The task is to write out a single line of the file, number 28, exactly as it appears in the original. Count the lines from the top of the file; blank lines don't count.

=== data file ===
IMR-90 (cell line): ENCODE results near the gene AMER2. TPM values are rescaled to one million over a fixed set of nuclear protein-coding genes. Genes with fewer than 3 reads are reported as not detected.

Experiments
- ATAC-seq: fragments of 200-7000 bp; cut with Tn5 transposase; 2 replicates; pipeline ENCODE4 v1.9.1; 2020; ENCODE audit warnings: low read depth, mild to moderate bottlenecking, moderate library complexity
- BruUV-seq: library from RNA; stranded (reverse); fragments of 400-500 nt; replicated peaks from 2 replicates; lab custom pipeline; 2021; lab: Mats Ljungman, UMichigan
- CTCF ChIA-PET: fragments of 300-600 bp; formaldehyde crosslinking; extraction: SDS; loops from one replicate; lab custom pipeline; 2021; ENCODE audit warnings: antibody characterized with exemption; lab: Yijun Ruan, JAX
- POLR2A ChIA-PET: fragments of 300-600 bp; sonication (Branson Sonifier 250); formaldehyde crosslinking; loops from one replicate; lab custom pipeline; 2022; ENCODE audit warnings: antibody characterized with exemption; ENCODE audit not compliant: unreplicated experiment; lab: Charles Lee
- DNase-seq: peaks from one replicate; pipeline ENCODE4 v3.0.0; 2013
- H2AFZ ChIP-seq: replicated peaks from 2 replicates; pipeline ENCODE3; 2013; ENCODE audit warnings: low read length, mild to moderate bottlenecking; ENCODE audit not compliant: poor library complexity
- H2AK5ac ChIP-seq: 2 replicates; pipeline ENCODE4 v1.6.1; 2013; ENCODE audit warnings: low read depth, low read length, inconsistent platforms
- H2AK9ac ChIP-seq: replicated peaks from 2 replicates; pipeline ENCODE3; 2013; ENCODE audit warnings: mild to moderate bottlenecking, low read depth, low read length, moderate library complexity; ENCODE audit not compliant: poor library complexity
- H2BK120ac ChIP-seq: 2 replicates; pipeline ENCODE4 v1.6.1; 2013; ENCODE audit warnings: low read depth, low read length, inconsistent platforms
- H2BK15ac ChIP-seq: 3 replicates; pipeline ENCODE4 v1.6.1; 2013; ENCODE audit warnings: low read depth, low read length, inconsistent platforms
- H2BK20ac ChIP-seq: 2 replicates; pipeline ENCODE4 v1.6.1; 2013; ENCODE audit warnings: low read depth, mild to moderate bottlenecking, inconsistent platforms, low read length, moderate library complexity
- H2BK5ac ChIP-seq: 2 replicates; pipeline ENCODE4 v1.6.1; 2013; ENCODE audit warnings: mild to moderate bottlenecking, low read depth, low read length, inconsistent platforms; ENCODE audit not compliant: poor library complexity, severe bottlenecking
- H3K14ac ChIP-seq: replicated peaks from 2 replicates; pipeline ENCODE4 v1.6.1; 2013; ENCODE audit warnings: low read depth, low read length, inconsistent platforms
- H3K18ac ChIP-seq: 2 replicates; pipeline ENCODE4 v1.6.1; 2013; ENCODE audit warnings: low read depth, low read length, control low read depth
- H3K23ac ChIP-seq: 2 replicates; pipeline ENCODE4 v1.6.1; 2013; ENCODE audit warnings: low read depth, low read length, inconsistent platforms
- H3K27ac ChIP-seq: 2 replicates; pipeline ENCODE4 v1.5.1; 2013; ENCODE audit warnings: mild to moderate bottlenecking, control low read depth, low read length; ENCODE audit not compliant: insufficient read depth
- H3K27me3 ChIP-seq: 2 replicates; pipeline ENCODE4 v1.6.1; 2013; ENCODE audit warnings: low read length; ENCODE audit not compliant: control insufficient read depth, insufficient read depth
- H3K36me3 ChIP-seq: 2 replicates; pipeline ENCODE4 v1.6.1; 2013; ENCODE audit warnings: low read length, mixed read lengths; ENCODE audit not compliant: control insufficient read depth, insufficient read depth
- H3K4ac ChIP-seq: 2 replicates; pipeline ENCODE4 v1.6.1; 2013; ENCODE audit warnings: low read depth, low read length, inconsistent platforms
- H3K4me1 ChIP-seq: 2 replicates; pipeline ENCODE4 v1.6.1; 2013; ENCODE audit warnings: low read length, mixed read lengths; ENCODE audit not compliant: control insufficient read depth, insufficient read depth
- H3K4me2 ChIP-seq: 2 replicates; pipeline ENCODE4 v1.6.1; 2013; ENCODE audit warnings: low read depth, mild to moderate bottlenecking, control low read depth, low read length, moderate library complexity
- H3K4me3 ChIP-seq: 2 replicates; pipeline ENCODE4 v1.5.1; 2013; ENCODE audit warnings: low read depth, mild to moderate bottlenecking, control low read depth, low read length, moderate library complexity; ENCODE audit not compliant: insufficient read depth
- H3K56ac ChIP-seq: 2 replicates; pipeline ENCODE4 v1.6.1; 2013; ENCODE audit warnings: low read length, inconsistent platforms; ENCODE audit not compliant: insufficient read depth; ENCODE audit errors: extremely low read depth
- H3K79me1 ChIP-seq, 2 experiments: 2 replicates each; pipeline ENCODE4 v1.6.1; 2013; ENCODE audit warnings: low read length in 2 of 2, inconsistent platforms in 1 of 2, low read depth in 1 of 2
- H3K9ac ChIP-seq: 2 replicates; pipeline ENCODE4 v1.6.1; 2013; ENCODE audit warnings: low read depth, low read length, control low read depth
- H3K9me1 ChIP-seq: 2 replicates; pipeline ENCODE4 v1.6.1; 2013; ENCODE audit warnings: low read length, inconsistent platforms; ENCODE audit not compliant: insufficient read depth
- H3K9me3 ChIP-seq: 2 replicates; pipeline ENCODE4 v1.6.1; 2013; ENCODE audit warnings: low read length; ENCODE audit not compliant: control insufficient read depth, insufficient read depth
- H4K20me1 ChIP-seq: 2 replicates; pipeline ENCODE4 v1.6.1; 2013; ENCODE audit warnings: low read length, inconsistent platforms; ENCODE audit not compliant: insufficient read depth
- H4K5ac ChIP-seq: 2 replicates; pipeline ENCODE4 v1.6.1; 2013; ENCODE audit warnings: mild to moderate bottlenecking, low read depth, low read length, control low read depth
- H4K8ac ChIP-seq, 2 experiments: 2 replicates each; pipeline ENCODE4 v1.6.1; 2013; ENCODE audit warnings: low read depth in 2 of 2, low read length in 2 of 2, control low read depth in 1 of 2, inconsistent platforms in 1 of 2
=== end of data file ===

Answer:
- H3K9me1 ChIP-seq: 2 replicates; pipeline ENCODE4 v1.6.1; 2013; ENCODE audit warnings: low read length, inconsistent platforms; ENCODE audit not compliant: insufficient read depth